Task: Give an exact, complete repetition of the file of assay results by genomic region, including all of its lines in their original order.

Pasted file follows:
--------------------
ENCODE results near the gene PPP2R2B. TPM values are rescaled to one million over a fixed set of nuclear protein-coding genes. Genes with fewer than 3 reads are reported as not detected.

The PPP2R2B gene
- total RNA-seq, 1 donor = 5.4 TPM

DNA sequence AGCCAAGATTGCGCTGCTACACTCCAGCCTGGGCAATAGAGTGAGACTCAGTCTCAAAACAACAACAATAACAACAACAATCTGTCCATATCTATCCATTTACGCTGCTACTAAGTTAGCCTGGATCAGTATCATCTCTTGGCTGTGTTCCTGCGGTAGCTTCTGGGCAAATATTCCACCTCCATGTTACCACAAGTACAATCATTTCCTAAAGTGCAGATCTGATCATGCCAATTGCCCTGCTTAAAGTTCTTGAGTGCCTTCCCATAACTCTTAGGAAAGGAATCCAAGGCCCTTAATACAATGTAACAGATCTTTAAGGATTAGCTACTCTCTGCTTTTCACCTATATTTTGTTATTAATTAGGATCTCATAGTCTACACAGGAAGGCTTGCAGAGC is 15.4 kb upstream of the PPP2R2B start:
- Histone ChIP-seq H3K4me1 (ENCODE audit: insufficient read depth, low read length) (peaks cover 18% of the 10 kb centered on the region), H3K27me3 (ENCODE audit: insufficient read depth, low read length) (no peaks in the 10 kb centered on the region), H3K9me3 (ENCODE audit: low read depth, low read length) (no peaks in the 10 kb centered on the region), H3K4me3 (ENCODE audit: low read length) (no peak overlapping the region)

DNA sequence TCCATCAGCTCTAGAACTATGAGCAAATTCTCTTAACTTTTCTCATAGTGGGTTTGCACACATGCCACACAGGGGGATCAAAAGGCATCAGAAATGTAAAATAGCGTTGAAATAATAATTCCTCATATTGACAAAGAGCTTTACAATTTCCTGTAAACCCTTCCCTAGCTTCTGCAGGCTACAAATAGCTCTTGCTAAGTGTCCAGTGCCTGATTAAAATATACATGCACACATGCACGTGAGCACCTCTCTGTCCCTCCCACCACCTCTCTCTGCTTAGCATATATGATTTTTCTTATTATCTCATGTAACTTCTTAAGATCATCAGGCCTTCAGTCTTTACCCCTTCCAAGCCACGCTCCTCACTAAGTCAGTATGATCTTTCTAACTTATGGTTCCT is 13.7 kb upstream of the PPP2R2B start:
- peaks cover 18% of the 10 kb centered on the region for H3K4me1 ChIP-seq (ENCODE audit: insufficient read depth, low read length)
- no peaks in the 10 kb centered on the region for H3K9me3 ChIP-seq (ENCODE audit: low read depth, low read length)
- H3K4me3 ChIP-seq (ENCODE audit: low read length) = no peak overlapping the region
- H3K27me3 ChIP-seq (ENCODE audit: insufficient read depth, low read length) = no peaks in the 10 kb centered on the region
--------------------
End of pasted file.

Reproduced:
ENCODE results near the gene PPP2R2B. TPM values are rescaled to one million over a fixed set of nuclear protein-coding genes. Genes with fewer than 3 reads are reported as not detected.

The PPP2R2B gene
- total RNA-seq, 1 donor = 5.4 TPM

DNA sequence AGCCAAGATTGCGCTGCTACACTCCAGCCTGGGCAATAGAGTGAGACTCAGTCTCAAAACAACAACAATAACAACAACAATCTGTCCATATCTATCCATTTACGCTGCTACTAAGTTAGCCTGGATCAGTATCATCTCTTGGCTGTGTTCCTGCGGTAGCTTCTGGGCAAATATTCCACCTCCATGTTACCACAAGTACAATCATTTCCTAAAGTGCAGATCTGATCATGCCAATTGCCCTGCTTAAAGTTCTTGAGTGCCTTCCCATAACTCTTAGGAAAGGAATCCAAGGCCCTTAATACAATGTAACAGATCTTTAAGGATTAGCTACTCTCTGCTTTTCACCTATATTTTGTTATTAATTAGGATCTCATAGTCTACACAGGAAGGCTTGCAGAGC is 15.4 kb upstream of the PPP2R2B start:
- Histone ChIP-seq H3K4me1 (ENCODE audit: insufficient read depth, low read length) (peaks cover 18% of the 10 kb centered on the region), H3K27me3 (ENCODE audit: insufficient read depth, low read length) (no peaks in the 10 kb centered on the region), H3K9me3 (ENCODE audit: low read depth, low read length) (no peaks in the 10 kb centered on the region), H3K4me3 (ENCODE audit: low read length) (no peak overlapping the region)

DNA sequence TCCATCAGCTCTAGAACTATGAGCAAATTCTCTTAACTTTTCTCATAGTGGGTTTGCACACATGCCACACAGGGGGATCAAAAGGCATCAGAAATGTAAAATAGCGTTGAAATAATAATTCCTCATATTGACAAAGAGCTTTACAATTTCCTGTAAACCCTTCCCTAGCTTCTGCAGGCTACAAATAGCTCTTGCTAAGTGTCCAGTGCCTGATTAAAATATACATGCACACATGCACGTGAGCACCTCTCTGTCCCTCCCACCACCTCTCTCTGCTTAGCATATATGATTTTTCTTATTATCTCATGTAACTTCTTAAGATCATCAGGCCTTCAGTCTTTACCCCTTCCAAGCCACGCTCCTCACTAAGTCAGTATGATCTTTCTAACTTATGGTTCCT is 13.7 kb upstream of the PPP2R2B start:
- peaks cover 18% of the 10 kb centered on the region for H3K4me1 ChIP-seq (ENCODE audit: insufficient read depth, low read length)
- no peaks in the 10 kb centered on the region for H3K9me3 ChIP-seq (ENCODE audit: low read depth, low read length)
- H3K4me3 ChIP-seq (ENCODE audit: low read length) = no peak overlapping the region
- H3K27me3 ChIP-seq (ENCODE audit: insufficient read depth, low read length) = no peaks in the 10 kb centered on the region